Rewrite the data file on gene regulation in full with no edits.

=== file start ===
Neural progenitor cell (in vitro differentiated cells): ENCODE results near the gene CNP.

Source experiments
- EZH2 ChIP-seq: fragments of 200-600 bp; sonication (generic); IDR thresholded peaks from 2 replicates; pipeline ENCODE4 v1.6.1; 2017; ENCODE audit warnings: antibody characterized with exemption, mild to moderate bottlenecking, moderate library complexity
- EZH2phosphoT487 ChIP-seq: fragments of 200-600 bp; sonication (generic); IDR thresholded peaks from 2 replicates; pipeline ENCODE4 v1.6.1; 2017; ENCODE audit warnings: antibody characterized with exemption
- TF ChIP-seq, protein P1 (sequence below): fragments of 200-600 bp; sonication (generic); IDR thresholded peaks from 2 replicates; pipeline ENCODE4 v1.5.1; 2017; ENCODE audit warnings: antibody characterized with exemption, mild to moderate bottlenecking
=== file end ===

Neural progenitor cell (in vitro differentiated cells): ENCODE results near the gene CNP.

Source experiments
- EZH2 ChIP-seq: fragments of 200-600 bp; sonication (generic); IDR thresholded peaks from 2 replicates; pipeline ENCODE4 v1.6.1; 2017; ENCODE audit warnings: antibody characterized with exemption, mild to moderate bottlenecking, moderate library complexity
- EZH2phosphoT487 ChIP-seq: fragments of 200-600 bp; sonication (generic); IDR thresholded peaks from 2 replicates; pipeline ENCODE4 v1.6.1; 2017; ENCODE audit warnings: antibody characterized with exemption
- TF ChIP-seq, protein P1 (sequence below): fragments of 200-600 bp; sonication (generic); IDR thresholded peaks from 2 replicates; pipeline ENCODE4 v1.5.1; 2017; ENCODE audit warnings: antibody characterized with exemption, mild to moderate bottlenecking